When it was first described in the nineteenth century, cutaneous T-cell lymphoma looked like a fungus infection of the skin with large, mushroom-like protuberances, so it was called "mycosis fungoides." In the 1980s, research by Yale School of Medicine’s Dr. Richard Edelson, Chairman of the Department of Dermatology, proved that the disease was caused by a malignancy of the lymphocytes, and he renamed it cutaneous T-cell lymphoma (CTCL).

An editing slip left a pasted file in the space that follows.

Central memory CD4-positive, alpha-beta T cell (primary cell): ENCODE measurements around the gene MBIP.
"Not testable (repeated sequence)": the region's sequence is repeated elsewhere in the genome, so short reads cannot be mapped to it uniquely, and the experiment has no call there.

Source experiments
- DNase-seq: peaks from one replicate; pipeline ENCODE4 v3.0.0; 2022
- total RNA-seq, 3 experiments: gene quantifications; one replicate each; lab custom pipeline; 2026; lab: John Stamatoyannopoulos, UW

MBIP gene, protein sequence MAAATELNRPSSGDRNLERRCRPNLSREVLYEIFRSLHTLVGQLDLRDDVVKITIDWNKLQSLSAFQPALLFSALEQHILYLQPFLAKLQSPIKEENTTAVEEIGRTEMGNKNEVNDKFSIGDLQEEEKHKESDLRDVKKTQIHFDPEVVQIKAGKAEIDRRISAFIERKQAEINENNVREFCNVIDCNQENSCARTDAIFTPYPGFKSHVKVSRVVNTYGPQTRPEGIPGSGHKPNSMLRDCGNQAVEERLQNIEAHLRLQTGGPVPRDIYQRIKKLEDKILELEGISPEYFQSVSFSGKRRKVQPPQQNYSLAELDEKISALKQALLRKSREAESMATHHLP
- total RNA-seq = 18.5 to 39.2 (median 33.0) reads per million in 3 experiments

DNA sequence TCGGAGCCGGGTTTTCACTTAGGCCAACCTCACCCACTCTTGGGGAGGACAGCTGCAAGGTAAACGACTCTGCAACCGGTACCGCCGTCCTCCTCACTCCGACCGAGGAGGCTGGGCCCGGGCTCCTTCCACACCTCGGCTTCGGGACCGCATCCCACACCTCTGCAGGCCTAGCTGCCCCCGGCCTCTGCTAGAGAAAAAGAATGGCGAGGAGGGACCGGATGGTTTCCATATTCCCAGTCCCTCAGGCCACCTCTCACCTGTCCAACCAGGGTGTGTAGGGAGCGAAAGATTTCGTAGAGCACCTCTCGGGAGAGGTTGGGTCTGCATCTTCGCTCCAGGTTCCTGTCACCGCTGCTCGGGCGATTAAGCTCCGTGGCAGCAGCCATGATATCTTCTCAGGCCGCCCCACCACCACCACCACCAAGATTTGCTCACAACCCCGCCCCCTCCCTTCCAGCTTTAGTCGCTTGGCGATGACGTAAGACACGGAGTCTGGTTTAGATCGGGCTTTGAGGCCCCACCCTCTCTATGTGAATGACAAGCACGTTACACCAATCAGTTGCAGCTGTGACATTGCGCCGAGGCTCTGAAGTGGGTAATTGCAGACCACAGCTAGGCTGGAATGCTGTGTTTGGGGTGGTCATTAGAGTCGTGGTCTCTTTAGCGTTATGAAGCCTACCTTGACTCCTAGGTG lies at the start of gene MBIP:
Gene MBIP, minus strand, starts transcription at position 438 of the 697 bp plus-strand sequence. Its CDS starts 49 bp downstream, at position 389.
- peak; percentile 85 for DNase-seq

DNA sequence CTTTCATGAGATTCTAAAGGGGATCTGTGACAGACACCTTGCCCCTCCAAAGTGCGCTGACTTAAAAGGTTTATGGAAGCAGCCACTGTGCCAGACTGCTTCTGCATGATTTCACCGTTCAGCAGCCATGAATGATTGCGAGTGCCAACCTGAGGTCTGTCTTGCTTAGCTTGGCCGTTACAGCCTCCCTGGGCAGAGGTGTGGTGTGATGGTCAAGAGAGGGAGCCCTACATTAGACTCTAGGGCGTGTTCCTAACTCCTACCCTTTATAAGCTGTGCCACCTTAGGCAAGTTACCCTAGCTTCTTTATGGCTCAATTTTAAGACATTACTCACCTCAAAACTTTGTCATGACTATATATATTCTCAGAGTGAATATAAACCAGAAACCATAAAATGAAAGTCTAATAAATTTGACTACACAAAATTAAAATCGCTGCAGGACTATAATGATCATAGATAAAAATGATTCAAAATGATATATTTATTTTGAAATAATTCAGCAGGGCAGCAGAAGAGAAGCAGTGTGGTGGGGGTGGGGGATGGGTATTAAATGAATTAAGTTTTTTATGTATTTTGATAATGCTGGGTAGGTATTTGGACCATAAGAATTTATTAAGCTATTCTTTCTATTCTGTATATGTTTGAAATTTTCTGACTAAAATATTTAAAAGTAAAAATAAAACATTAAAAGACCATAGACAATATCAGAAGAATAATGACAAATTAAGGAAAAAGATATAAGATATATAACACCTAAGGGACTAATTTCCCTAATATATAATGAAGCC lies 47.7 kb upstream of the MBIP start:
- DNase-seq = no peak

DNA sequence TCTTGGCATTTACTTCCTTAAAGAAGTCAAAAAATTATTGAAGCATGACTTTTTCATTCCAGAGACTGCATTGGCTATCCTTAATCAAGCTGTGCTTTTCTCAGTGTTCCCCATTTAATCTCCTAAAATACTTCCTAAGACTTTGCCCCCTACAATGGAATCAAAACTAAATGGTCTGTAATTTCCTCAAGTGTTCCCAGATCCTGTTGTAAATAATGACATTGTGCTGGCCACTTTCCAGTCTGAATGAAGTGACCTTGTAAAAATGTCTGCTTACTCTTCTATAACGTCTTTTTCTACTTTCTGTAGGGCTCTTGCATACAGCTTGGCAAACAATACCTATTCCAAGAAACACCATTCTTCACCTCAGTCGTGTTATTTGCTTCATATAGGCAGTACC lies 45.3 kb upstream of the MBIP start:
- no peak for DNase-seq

CTCL is currently a central research interest of the Department of Dermatology and the focus of a well-organized interdisciplinary group of scientists and clinicians at the Yale Cancer Center. Our researchers are currently exploring the uses of new technologies to treat cutaneous T-cell lymphoma and other diseases, including graft versus host disease.
Visit yalestudies.org to view available clinical trials or learn more about clinical research at Yale.